Living Bay of Izmir

Izmir, a Mediterranean port city with a history of 8,500 years, is situated on a landmass where rivers flow between perpendicular mountains and meet the sea, creating a network of water sources and a bay formed by river deltas. The presence of freshwater resources from the mountains has played a crucial role in sustaining human settlements in this area over the centuries. These unique geographical and ecological features have allowed Izmir to maintain its historical identity and biodiversity as an ancient city. The bay of Izmir has played a significant role in shaping the city and influencing global civilizations through international trade. It has been the lifeblood of the city, sustaining its vitality throughout history. 

The biggest ongoing problem in Izmir for the past half-century has been the pollution of its bay. The detrimental effects of pollution, such as loss of biodiversity and unpleasant odors, have necessitated urgent action. In response, the Izmir Metropolitan Municipality has been proactively addressing this issue, taking decisive measures to combat pollution and preserve the environmental integrity of the bay.

The Blue Infrastructure Program works towards the conservation of aquatic ecosystems of Izmir, primarily the Izmir Bay and Gediz Delta, and their sustainable management in harmony with nature. As a key partner, IZPA assists Izmir Water and Sewerage Administration (IZSU) for the implementation of this program.

The Izmir Living Bay Strategy is based on the principle of surrounding and permanently eliminating the pollution flowing into the bay for the past 50 years through infrastructure and implementation projects from land, coast, and sea. With the 10 Living Bay projects conducted on land, along the coast, and at sea, which complement and support each other, the goal is not to cover up the pollution in the Izmir bay but to completely eliminate it. The Living Bay Strategy provides a permanent solution to one of Izmir's main problems through a 50-year plan. 

Below, 10 key projects that collectively form the Living Bay Strategy are described in detail.


The first stage of the 3-stage Living Bay Strategy is the projects conducted “on land”. With the completion of the city's rainwater separation infrastructure, rainwater will directly flow into the bay without being contaminated with sewage water. This will relieve the pressure on our wastewater treatment plants. Another important intervention to be carried out on land is the restoration of streams. By restoring the streams that flow into the Izmir Bay, the city of Izmir will reconnect with its streams, and the restored streams will filter the water flowing into the bay.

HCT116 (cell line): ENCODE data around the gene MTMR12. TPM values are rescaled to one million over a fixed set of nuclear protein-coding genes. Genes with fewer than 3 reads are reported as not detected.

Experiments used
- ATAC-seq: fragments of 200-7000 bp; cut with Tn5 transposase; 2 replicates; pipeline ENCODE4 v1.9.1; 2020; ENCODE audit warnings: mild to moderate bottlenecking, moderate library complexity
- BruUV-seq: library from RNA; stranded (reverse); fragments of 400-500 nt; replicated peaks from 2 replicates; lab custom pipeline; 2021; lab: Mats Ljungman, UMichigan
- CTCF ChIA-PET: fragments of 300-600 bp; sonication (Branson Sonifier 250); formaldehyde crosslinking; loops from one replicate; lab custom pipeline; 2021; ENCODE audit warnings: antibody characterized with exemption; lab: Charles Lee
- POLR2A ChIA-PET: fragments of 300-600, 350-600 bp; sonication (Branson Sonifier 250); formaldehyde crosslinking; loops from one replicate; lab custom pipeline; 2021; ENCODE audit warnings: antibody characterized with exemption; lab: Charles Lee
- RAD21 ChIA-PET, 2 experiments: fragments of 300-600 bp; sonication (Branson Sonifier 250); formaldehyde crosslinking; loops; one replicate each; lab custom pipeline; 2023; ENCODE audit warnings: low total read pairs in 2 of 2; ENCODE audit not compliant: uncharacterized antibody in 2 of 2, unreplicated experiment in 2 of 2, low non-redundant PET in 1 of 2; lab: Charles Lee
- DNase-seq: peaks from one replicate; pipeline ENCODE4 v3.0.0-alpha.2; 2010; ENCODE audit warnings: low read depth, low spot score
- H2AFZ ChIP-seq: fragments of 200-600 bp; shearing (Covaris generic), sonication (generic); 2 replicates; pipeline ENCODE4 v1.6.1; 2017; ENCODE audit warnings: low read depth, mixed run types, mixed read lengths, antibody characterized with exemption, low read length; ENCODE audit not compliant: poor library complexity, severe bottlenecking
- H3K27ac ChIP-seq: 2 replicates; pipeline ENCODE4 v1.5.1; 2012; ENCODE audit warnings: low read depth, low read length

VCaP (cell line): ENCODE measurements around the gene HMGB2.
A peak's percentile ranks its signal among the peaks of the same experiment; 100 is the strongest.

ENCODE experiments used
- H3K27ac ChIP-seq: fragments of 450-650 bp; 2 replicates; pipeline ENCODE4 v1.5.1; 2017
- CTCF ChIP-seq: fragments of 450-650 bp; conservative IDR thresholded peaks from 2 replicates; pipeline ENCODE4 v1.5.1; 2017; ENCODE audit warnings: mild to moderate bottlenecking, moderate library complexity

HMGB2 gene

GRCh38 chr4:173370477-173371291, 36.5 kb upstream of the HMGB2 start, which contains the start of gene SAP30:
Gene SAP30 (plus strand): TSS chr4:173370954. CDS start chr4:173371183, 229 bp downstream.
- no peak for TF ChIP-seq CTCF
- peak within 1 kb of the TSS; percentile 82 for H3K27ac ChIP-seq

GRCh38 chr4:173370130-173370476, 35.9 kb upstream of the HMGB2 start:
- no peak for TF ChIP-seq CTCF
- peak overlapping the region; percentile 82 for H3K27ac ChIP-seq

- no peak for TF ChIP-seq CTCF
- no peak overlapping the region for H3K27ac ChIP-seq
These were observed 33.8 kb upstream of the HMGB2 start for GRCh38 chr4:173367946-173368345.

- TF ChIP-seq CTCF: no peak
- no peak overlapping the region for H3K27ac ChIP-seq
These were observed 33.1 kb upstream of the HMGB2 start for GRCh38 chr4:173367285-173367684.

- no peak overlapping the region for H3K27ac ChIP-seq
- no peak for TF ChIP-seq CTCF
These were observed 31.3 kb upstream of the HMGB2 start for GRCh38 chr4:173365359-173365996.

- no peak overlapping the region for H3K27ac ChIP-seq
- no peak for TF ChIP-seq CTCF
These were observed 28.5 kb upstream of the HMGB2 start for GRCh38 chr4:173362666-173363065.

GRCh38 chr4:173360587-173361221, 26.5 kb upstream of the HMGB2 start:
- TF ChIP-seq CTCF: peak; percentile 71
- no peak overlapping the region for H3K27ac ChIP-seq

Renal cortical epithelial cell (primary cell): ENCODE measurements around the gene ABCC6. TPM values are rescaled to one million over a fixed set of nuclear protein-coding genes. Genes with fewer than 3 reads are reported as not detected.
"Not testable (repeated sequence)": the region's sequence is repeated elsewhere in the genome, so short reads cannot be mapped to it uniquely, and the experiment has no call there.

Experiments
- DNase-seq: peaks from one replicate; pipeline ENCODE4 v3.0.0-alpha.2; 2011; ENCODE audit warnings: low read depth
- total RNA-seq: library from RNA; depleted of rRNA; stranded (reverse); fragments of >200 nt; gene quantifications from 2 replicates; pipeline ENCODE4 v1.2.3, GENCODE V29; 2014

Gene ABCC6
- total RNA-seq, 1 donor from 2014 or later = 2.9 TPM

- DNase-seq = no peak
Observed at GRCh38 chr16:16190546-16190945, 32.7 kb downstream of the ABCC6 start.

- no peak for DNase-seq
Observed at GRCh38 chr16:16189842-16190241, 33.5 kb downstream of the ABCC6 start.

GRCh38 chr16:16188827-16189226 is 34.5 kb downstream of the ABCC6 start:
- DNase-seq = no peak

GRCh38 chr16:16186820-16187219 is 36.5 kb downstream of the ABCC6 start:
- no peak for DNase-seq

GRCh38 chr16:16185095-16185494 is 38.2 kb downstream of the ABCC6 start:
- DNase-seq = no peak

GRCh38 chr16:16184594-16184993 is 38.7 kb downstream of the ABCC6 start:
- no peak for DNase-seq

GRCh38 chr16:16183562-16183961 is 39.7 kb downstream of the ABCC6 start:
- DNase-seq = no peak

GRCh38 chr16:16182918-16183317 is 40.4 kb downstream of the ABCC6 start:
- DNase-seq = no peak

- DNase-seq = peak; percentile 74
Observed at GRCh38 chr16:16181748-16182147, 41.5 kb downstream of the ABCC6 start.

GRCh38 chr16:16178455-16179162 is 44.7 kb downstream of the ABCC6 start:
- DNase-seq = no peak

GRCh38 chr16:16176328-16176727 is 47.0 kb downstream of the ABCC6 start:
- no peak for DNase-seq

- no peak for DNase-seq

1.      Rainwater Drainage Pipe System

The wastewater infrastructure of Izmir is largely based on a combined system, where rainwater and wastewater are collected in the same sewage line and directed to wastewater treatment facilities. Due to this combined system, both rainwater and wastewater are polluted, and the capacity of wastewater treatment plants is strained according to their load. With the completion of the city's rainwater separation infrastructure, rainwater will directly flow into the Bay without mixing with sewage and without becoming polluted. Over the last four years, 220 kilometers of rainwater separation lines have been completed, and the construction of a 270-kilometer rainwater separation line is planned for the upcoming years.

2.     River Restoration Program (Meles, Balatçık, Bostanlı, Bornova, Peynircioğlu)

The inner Bay of Izmir consists of over 30 stream basins. Flowing from Yamanlar Mountain, Nif Mountain and Kızıldağlar Mountain to the Bay, these streams pass through urban and industrial areas. Many of these streams were concretized through projects in the past, and today they sometimes don't flow at all and other times due to heavy rainfall, they reach the Bay with high flows. With concrete floors and walls, these streams have lost their ecological character and their connection to the soil has been severed. 

Concrete riverbeds where no plants grow discharge the heavily polluted water from urban and industrial areas directly into the Bay. The restoration of selected streams that flow into the Bay is of critical importance to restore the marine, coastal and aquatic habitats around the Gulf of Izmir. This program aims to eliminate pollution sources in the Bay, create ecological corridors and buffer zones within the city, and provide new green areas for the people of Izmir. Meles, Balatçık, Bostanlı, Bornova, Peynircioğlu streams are chosen as pilot areas under this program.